SB115 SUB1 Senate Bill 115 History

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Senate Bill No. 115

(By Senators Yost, Miller and Klempa)


[Originating in the Committee on Labor;

reported February 9, 2012.]



A BILL to amend the Code of West Virginia, 1931, as amended, by adding thereto a new article, designated §5B-2I-1, §5B-2I-2, §5B-2I-3 and §5B-2I-4, all relating to creating the Keep Jobs in West Virginia Act; requiring all work performed for the state by contractors be performed in the United States; making legislative findings; permitting the state to seek damages and void contracts for work done outside the country; and providing exceptions.

Be it enacted by the Legislature of West Virginia:

    That the Code of West Virginia, 1931, as amended, be amended by adding thereto a new article, designated §5B-2I-1, §5B-2I-2, §5B-2I-3 and §5B-2I-4, all to read as follows:


§5B-2I-1. Title.

    This article may be known as the “Keep Jobs in West Virginia Act.”

§5B-2I-2. Legislative findings.

    The Legislature finds that:

    (a) State departments and agencies procure services, in part through contracts with private vendors.

    (b) Increasingly, private vendors purchase or carry out these services, or subcontract or otherwise procure these services, from a location outside the United States. This international outsourcing substantially increases unemployment and workforce dislocation and deprives West Virginia residents of job opportunities, including industries and jobs that West Virginia has expended resources to attract.

    (c) International outsourcing erodes state and local revenues by drawing jobs and income away from state residents and businesses. International outsourcing additionally may provide fewer privacy protections for state residents whose personal information may, in the course of service delivery, be transmitted to locations outside the United States.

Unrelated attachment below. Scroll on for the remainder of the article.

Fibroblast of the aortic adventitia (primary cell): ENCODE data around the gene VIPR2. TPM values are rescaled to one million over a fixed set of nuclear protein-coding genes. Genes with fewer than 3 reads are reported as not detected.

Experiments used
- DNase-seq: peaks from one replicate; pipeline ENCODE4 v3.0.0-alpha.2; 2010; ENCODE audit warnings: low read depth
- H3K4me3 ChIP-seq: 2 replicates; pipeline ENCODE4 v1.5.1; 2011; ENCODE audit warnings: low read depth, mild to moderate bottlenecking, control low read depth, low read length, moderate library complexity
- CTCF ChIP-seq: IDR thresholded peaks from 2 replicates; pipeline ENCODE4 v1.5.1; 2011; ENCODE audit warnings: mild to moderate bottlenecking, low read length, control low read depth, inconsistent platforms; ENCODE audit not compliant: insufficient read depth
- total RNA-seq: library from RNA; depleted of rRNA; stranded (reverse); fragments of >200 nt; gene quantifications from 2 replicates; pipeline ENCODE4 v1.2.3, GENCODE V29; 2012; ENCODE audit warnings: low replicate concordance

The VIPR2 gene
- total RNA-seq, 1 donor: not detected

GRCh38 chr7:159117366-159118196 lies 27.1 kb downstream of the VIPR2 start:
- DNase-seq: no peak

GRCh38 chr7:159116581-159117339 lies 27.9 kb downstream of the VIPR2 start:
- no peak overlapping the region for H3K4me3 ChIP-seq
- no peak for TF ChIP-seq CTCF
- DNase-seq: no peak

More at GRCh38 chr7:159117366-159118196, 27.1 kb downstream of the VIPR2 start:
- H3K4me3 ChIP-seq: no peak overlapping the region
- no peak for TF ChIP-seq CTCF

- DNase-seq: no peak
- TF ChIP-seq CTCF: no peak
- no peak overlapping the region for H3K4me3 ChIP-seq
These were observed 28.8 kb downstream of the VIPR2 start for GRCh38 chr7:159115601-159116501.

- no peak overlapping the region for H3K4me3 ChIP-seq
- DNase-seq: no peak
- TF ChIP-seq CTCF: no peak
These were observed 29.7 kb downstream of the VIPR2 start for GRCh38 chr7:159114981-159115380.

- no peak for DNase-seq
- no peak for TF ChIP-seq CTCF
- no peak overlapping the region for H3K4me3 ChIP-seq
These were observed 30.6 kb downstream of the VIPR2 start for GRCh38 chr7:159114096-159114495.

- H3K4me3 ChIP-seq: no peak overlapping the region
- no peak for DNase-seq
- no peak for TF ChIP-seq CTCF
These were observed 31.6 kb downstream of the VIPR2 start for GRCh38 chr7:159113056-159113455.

§5B-2I-3. State contracts.

    Except as provided in section four of this article, the following requirements apply to all state contracts:

    (a) State department and agencies may not award a contract to a contractor or subcontractor who performs the work at a site outside the United States;

    (b) Each vendor submitting a bid or contract to provide services for the state must certify the services covered by the bid or contract will be performed in the United States;

    (c) If, during the life of the contract, the contractor or subcontractor shifts work overseas, then the department or agency shall require the contractor or subcontractor to pay damages in an amount equal to the amount paid by the department or agency for the percentage of outsourced work. The department or agency also shall terminate the contract for noncompliance; and

    (d) The department or agency is entitled to bring a civil action in state or federal court to compel enforcement or damages under this article. The court shall award reasonable attorney’s fees and costs to the department or agency.

§5B-2I-4. Exceptions.

    (a) Section three of this article does not apply to a contract if refusing to award that contract would violate the specific terms to which state consented under:

    (1) The Agreement on Government Procurement of the World Trade Organization; or

    (2) A bilateral or regional free trade agreement.

    (b) If the state agency determines that it is necessary to waive any provision of section 3 of this Article, the agency shall, before the finding takes effect:

    (1) Publish in the State Register a certified written justification as to why the waiver is needed;

    (2) Consider all comments received during a thirty-day comment period in evaluating the waiver requests; and

    (3) Provide notice of the finding and an opportunity for public comment on such finding for a reasonable period of time not to exceed fifteen days.

    (c) In the event a state agency grants such a waiver, the agency shall work with the other relevant state agencies in creating a plan to ensure a domestic supply will be available in the future.


    NOTE: The purpose of this bill is to create the “Keep Jobs in West Virginia Act.” The bill requires all work performed for the state by contractors be performed in the United States. The bill makes legislative findings. The bill also permits the state to seek damages and void contracts for work done outside the country and provides exceptions.

     This article is new; therefore, strike-throughs and underscoring have been omitted.

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